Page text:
I stand in the airlock, all suited up for an EVA, looking out onto the vast nothingness of space. Planet Adrian reflects its pale-green light at me, illuminating the ship. Then it drifts off out of view. I’m in darkness. But not for long. Because the planet shows up again in the top of my vision twelve seconds later.
The Hail Mary is still spinning. That’s kind of a problem.
The ship has little Astrophage-powered thrusters on the sides to spin up and spin down for the artificial gravity. They don’t work, of course. They’re full of Taumoeba poo just like everything else. So here I am on another EVA that has to deal with gravity. But instead of Adrian’s gravity, it’s centripetal force threatening to fling me off into the void.
One death is as good as another. So why is this worse than my little Adrian sampler adventure? Because this time I have to balance on the nose of the ship. One false move could lead to death.
When I got the sampler, I stayed close to the hull, kept well tethered, and had lots of handholds all around just in case I lost my footing.
But the beetles are stored in the nose of the ship.
The nose is oriented toward the other half of the ship, thanks to the way the centrifuge system works. That puts the beetles at the “top” of the crew compartment from the point of view of the centripetal gravity. I have to get up there, open the nose, and get the little ships out. All while hoping I don’t slip. There are no tether points at the nose. So I’ll have to clip on to a point lower down. Which means if I fall, I’ll have time to pick up a good head of steam before the tether goes taut. Will it hold? If not, the force of the centrifuge will fling me off into space and I’ll become Adrian’s newest moon.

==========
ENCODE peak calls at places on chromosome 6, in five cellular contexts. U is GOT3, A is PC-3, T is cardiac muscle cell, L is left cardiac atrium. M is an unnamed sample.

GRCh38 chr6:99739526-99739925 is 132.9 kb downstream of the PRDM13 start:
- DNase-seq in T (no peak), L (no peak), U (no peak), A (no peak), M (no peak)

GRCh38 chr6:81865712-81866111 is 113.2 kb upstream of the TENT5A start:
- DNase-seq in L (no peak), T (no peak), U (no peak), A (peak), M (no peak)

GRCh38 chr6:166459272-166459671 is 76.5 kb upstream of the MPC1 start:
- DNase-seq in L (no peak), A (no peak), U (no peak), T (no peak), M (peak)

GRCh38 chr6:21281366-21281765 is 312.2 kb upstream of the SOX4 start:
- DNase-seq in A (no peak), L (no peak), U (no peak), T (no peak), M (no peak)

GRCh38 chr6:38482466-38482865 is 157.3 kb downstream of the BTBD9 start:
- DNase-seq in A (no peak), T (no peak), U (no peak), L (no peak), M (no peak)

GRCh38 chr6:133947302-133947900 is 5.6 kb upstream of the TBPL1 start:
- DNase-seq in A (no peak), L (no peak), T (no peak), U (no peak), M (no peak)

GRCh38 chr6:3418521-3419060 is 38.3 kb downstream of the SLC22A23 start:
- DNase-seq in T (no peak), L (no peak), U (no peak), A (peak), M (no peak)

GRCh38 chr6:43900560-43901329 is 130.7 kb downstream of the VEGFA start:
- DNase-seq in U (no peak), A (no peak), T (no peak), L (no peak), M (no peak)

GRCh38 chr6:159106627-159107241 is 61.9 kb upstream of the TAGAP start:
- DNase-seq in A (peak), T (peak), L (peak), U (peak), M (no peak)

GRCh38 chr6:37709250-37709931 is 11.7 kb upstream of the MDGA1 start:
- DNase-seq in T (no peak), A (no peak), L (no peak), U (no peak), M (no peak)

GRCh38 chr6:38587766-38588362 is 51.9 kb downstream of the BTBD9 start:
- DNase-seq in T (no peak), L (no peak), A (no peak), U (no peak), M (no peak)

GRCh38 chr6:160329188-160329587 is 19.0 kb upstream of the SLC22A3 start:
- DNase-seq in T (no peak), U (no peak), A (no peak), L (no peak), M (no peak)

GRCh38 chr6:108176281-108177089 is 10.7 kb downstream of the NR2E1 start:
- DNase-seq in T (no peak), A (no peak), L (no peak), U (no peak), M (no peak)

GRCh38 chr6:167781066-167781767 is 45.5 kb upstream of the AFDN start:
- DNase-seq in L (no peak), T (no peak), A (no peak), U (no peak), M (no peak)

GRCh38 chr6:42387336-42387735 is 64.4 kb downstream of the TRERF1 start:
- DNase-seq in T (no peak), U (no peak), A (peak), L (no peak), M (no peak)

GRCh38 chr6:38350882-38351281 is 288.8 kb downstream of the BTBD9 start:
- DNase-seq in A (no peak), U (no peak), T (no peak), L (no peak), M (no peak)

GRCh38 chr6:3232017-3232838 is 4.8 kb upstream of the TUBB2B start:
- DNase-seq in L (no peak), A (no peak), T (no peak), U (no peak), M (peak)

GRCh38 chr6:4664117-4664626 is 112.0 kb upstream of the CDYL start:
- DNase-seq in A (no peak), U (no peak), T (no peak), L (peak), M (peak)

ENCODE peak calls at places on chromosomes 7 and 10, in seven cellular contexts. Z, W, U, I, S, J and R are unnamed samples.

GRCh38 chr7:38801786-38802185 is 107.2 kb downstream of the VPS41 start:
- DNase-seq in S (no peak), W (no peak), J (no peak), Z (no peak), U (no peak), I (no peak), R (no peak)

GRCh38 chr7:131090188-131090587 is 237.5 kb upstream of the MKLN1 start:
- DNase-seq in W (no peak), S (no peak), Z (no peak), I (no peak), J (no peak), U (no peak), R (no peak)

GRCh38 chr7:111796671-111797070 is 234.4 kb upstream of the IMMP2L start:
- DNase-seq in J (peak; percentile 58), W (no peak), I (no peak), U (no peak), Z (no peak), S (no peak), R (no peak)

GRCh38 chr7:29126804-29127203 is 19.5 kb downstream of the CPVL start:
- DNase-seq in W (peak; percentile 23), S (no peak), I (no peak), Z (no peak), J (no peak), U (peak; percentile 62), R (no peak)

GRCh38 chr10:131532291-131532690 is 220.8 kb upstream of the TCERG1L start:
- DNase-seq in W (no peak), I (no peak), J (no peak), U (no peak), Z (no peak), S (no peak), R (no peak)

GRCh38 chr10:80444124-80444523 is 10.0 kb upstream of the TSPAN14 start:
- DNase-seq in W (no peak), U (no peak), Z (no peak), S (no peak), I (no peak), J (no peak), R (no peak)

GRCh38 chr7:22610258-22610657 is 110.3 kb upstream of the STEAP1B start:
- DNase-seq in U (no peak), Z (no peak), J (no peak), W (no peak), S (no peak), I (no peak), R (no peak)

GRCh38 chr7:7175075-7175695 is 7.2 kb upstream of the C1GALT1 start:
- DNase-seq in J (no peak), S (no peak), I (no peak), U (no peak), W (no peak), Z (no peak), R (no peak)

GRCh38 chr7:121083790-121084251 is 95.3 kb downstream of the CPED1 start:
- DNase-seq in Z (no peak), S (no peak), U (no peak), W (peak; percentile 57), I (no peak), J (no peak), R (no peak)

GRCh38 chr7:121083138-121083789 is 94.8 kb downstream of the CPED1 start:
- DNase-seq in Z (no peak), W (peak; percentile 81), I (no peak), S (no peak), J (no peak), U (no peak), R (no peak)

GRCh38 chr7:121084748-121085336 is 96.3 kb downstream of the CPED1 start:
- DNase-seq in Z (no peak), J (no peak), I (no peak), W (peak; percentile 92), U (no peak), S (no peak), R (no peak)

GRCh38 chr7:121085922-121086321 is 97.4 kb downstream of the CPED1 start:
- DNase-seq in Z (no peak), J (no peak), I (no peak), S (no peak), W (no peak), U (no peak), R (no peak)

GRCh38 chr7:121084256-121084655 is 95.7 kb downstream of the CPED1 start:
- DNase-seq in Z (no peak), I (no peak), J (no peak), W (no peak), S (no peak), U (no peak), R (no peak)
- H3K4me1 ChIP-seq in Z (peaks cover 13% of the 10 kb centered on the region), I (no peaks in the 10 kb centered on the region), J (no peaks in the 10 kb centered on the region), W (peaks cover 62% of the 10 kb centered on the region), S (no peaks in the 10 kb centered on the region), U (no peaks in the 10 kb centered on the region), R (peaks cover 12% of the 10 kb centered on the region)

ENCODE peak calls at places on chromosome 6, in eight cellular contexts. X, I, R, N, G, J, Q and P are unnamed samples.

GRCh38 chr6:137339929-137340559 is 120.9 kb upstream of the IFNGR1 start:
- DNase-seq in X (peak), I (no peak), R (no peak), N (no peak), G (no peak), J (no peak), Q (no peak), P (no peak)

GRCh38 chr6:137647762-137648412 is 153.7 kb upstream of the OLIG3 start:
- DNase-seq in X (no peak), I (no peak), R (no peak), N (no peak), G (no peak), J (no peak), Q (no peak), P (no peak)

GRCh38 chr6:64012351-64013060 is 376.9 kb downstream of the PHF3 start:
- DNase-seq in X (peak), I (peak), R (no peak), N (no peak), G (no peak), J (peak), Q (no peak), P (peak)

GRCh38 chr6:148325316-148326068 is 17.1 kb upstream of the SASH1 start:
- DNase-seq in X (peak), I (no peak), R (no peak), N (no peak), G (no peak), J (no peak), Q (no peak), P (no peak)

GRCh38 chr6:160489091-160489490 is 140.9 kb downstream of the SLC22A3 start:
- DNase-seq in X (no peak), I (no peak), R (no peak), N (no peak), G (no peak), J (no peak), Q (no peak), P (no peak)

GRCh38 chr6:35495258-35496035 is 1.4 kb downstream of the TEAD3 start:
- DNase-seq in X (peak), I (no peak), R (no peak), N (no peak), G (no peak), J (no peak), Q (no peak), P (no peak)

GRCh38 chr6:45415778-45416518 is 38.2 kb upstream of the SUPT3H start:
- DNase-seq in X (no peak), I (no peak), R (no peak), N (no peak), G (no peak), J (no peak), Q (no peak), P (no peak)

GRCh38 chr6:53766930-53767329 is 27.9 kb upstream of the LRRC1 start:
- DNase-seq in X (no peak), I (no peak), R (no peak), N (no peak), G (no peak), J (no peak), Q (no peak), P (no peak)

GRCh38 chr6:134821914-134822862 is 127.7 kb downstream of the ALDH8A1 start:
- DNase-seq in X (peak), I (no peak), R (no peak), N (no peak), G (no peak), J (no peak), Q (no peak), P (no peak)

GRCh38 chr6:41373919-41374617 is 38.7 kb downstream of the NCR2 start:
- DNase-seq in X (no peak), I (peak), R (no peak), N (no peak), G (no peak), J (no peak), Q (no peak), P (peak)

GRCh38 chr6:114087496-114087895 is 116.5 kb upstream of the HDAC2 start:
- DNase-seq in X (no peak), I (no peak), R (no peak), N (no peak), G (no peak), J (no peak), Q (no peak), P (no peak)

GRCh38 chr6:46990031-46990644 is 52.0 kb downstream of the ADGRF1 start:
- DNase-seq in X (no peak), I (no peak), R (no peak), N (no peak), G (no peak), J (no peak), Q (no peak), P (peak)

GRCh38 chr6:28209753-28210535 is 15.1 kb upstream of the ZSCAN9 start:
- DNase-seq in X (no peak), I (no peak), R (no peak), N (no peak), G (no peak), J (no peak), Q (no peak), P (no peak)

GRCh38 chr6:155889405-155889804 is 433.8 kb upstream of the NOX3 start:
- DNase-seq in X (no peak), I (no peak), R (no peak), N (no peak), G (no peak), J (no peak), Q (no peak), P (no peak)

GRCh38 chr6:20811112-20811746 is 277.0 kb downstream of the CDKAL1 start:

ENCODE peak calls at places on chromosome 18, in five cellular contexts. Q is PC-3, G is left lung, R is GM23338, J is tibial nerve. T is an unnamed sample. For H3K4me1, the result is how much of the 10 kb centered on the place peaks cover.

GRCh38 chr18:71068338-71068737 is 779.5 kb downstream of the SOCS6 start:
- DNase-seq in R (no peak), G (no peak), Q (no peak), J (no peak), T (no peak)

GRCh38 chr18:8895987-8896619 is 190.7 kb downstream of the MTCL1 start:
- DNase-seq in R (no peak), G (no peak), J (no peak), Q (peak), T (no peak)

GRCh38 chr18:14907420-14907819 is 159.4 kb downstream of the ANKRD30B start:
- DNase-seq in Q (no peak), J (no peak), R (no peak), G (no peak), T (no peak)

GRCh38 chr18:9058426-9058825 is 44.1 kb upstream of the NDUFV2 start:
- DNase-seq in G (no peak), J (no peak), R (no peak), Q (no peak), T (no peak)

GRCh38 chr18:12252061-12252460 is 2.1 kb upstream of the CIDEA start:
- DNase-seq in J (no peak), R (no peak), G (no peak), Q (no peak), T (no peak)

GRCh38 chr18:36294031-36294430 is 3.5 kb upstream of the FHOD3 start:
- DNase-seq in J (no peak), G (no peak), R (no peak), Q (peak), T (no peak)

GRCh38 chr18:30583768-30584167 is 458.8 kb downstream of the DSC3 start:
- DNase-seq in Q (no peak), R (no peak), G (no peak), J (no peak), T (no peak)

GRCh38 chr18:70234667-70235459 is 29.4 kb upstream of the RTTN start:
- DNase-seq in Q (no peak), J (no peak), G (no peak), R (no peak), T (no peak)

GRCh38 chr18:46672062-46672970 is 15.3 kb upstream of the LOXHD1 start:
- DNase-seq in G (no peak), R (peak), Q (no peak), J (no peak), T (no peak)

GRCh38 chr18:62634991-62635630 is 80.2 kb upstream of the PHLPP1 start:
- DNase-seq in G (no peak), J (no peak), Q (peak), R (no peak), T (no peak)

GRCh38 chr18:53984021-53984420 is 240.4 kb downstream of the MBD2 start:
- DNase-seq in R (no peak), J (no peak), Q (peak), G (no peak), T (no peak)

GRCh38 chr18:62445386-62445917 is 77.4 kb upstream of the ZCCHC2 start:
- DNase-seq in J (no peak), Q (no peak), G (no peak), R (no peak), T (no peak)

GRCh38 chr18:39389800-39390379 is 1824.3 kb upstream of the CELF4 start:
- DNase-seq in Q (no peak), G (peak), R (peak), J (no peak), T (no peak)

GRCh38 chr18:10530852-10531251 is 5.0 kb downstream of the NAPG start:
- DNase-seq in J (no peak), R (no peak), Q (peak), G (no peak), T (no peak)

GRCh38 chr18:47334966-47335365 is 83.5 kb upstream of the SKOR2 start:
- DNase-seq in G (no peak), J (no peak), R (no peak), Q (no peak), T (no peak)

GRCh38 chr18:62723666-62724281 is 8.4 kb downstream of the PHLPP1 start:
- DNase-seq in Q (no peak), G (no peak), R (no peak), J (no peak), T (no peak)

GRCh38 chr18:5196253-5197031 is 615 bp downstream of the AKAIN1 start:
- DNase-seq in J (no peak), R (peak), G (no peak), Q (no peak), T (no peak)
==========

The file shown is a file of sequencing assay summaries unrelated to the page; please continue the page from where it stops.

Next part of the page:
I quadruple-check the tethers. I ran two of them, just for safety. They’re firmly anchored to a hard point in the airlock and also to my suit. They should be able to handle the force if I fall.
I step out, grab the top of the airlock, and pull myself upward. I’d never be able to do this with all my gear on at full gravity.
The angle of the nose cone is shallow enough that I don’t slide off. I check the tethers again, then crawl up the nose toward the top. The centrifuge action shoves me to the side as I go. I have to stop every couple of feet and let friction with the hull zero out my lateral motion.
“Making progress,” I say.
I reach the nose. The artificial gravity is weakest here, being closest to the center of rotation. That’s a nice little benefit.
The universe lazily revolves around me every twenty-five seconds. For half the time, Adrian fills my entire view below. Then I get a few seconds of Tau Ceti’s burning brightness. Then nothing. It’s a little disconcerting but not too bad. Just mildly annoying.
The beetle hatch is just where it should be. I’m going to have to be careful here. I don’t want to damage anything.
This was all designed to be a suicide mission. They didn’t care about the Hail Mary getting home. The mechanism inside has pyros to blow off this hatch. Then the beetles can launch and find their way back to Earth. Good system, but I need this hatch intact for when I go home. It’s all for the aerodynamics.